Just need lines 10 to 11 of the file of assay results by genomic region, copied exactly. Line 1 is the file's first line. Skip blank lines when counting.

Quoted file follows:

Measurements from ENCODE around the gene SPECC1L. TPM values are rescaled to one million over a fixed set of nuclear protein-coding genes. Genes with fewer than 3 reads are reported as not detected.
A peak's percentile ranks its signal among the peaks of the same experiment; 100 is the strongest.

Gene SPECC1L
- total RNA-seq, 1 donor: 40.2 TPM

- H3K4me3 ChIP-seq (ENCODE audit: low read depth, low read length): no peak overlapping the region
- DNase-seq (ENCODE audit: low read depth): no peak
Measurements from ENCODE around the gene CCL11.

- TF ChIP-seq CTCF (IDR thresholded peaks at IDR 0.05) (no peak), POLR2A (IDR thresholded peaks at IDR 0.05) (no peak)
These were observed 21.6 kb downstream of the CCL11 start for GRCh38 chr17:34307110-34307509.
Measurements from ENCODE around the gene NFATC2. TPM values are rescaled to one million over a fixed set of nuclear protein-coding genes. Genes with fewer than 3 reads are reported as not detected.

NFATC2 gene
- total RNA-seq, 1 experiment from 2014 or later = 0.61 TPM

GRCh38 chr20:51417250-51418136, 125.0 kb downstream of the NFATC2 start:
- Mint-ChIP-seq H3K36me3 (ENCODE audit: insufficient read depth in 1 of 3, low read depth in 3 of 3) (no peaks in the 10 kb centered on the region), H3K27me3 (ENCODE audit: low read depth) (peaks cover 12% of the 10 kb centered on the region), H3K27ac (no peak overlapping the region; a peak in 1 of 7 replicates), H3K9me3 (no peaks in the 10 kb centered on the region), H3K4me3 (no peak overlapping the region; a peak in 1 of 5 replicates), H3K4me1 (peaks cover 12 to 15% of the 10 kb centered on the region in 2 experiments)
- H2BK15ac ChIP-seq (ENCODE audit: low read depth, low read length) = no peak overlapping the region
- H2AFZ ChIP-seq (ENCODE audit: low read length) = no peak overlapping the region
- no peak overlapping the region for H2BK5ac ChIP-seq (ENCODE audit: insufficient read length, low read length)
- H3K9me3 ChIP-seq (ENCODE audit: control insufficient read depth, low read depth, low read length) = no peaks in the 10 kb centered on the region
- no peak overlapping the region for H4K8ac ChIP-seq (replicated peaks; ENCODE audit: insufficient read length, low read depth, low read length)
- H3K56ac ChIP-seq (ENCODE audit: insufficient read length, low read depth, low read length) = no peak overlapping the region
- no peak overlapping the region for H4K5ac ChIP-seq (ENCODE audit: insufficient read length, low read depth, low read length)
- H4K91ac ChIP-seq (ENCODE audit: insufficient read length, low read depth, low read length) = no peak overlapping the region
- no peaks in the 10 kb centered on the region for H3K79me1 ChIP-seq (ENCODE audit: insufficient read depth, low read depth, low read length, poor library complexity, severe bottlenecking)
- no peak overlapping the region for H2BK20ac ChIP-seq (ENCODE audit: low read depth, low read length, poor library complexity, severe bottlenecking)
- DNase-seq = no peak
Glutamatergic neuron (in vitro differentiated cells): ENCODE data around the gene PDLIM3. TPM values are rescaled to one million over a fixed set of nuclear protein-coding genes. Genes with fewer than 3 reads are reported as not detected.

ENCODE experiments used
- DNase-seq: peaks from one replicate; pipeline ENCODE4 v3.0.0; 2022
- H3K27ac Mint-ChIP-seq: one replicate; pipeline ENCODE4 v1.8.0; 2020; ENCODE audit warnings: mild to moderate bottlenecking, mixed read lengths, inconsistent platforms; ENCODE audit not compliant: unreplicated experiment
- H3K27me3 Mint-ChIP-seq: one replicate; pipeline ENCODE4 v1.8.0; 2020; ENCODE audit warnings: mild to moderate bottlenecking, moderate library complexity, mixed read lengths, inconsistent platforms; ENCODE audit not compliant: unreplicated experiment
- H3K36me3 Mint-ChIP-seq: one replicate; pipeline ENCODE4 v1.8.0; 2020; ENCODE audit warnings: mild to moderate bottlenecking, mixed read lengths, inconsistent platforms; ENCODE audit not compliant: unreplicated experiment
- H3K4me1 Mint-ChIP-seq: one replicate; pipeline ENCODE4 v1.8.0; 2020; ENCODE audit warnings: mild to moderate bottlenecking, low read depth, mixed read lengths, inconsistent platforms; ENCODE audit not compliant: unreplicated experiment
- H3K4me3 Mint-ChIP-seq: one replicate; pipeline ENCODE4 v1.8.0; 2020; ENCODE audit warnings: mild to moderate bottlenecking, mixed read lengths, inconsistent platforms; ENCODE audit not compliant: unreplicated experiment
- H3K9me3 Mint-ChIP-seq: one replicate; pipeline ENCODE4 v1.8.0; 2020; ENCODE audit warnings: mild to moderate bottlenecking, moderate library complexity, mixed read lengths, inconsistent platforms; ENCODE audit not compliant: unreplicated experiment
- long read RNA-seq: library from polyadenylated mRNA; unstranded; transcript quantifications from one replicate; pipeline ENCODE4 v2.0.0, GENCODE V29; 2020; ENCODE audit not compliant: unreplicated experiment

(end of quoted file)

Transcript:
Measurements from ENCODE around the gene NFATC2. TPM values are rescaled to one million over a fixed set of nuclear protein-coding genes. Genes with fewer than 3 reads are reported as not detected.

NFATC2 gene